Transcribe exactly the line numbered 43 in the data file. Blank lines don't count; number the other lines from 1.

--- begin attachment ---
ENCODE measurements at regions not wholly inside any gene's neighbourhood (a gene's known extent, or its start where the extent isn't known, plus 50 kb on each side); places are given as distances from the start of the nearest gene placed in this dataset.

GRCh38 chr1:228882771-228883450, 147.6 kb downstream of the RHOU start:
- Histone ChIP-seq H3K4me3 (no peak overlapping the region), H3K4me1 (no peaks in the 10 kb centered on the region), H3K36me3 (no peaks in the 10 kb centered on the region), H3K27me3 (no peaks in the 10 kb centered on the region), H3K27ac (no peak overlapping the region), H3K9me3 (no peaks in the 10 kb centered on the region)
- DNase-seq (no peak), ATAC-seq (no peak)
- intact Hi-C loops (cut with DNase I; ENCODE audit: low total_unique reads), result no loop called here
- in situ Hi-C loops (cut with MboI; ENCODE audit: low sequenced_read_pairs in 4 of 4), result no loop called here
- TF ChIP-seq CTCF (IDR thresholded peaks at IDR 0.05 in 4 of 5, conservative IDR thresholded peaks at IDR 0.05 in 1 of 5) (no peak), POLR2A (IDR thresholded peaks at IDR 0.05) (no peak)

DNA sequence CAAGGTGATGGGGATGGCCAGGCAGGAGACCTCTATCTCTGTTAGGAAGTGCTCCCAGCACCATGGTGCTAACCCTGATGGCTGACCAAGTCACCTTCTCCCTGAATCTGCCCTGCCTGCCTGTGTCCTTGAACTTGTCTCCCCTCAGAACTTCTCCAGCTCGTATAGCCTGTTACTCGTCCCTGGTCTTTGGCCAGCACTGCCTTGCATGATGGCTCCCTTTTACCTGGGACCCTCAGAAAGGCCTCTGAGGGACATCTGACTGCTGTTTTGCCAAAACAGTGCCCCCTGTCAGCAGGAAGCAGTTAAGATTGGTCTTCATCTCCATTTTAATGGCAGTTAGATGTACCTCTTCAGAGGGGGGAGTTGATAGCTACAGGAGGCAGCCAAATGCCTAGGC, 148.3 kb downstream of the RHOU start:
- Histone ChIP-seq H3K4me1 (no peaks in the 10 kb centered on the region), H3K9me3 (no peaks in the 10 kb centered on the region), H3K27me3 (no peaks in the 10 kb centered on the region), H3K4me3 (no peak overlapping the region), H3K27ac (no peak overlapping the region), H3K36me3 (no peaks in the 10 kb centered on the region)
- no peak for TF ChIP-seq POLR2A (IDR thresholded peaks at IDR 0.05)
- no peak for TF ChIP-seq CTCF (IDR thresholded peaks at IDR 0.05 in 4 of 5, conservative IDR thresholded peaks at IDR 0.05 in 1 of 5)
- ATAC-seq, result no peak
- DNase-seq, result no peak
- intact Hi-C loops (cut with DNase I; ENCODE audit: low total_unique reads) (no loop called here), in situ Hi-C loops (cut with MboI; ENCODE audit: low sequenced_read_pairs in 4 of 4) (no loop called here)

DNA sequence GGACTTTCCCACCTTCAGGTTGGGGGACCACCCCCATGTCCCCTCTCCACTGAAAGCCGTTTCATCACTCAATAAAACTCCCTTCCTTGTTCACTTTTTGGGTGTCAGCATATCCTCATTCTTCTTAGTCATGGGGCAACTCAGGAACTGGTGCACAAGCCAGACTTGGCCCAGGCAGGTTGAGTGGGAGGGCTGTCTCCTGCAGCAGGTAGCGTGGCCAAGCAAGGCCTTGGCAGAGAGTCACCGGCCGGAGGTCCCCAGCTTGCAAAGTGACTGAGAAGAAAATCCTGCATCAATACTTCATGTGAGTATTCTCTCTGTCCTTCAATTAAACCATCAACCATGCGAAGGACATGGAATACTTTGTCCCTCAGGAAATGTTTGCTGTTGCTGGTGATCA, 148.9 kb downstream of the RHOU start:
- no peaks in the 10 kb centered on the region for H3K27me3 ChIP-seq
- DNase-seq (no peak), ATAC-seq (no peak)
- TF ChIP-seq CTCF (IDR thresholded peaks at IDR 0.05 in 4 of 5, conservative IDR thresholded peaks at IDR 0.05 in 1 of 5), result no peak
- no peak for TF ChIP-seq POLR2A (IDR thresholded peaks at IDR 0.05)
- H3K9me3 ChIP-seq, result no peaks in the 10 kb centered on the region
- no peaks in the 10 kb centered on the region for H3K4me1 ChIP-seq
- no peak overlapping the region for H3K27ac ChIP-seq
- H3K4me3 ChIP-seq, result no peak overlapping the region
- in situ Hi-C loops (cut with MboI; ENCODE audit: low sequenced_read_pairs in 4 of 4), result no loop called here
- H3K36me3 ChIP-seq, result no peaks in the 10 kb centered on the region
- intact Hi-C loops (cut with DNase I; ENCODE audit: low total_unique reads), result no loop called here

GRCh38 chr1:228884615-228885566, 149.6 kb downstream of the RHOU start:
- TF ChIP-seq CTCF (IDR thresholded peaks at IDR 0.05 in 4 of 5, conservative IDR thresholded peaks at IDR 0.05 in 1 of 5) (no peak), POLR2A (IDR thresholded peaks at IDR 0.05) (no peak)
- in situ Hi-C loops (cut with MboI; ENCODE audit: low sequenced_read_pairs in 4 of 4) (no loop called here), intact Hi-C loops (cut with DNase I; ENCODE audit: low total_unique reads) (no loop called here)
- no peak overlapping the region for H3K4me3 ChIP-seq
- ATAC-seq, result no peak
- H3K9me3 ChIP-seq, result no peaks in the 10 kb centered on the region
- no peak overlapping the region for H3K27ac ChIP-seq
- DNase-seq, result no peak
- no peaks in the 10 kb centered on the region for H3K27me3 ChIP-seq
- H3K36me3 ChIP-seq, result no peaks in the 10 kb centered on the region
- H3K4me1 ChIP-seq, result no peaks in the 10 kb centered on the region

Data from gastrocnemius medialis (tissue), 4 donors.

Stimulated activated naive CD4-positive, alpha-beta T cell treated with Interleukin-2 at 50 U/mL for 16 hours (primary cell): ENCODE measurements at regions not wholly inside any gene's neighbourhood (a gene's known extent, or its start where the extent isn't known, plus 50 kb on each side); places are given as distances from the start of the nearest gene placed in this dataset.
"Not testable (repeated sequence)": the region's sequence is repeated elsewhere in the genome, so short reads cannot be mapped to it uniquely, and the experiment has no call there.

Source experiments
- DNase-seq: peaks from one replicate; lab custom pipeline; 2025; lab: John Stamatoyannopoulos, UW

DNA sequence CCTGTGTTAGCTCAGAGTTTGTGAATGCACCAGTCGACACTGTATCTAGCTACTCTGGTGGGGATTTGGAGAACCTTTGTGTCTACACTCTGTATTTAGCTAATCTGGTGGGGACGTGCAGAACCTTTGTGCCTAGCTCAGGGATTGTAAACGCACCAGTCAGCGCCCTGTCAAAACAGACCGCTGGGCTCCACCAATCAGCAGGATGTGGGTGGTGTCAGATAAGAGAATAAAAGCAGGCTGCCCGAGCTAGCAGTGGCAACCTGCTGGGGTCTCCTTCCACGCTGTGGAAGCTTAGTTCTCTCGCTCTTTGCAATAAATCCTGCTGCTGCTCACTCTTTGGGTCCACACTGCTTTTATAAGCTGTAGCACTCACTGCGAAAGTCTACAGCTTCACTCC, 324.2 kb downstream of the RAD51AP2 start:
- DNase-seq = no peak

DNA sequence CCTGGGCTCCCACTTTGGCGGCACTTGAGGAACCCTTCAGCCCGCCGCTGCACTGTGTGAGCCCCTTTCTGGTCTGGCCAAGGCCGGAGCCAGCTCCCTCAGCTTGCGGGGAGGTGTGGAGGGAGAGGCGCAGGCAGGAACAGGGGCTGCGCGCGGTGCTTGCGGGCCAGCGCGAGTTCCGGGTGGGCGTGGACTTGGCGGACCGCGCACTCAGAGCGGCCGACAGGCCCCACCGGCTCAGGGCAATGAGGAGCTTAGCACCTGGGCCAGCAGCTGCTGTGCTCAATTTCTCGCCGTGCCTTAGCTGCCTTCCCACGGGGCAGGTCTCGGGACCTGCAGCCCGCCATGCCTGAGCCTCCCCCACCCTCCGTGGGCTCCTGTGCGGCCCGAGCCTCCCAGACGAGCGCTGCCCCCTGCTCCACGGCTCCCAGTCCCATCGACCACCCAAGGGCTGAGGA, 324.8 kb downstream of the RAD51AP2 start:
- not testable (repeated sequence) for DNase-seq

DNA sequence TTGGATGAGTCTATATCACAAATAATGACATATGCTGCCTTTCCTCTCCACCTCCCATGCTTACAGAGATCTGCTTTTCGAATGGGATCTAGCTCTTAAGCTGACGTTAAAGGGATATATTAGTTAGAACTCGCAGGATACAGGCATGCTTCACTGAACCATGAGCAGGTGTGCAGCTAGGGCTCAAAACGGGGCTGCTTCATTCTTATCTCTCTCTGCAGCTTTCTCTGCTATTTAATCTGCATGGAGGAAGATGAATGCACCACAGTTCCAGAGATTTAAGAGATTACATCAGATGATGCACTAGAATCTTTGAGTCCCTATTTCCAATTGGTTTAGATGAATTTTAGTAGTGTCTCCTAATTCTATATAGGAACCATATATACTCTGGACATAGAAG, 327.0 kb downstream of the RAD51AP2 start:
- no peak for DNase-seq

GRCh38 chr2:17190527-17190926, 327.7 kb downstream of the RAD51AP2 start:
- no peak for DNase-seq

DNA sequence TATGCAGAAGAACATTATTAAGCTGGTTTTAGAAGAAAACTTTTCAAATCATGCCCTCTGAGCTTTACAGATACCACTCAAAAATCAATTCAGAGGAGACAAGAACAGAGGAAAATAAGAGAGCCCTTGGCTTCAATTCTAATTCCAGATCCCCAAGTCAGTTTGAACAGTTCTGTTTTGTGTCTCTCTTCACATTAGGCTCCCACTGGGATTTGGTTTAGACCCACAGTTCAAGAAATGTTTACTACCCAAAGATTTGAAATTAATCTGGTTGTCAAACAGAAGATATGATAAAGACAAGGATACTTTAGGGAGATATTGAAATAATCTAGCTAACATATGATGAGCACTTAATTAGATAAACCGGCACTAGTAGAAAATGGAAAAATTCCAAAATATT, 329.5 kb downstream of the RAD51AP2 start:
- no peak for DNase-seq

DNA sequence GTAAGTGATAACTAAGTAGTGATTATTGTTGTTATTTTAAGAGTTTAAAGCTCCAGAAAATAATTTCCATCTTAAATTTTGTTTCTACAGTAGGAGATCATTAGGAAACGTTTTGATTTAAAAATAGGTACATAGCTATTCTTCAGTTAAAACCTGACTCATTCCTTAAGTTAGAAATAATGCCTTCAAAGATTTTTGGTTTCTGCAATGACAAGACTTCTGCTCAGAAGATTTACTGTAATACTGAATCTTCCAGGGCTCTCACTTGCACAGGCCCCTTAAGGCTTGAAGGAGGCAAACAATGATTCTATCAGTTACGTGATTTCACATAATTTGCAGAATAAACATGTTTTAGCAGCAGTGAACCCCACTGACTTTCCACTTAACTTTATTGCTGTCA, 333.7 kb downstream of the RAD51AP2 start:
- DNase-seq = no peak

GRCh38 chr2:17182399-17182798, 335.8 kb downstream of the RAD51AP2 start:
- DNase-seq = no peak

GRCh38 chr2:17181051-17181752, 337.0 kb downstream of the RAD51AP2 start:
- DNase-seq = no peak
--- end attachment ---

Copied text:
DNA sequence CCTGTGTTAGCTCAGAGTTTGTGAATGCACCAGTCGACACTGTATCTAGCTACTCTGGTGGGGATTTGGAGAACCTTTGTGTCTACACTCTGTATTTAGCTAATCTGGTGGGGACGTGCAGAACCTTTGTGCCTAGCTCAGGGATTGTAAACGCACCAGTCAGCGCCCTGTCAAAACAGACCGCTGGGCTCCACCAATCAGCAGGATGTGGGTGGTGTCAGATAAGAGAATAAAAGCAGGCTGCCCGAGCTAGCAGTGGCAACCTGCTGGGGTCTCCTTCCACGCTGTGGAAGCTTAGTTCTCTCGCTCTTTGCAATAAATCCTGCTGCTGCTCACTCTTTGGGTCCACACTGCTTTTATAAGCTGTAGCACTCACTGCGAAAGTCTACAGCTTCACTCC, 324.2 kb downstream of the RAD51AP2 start: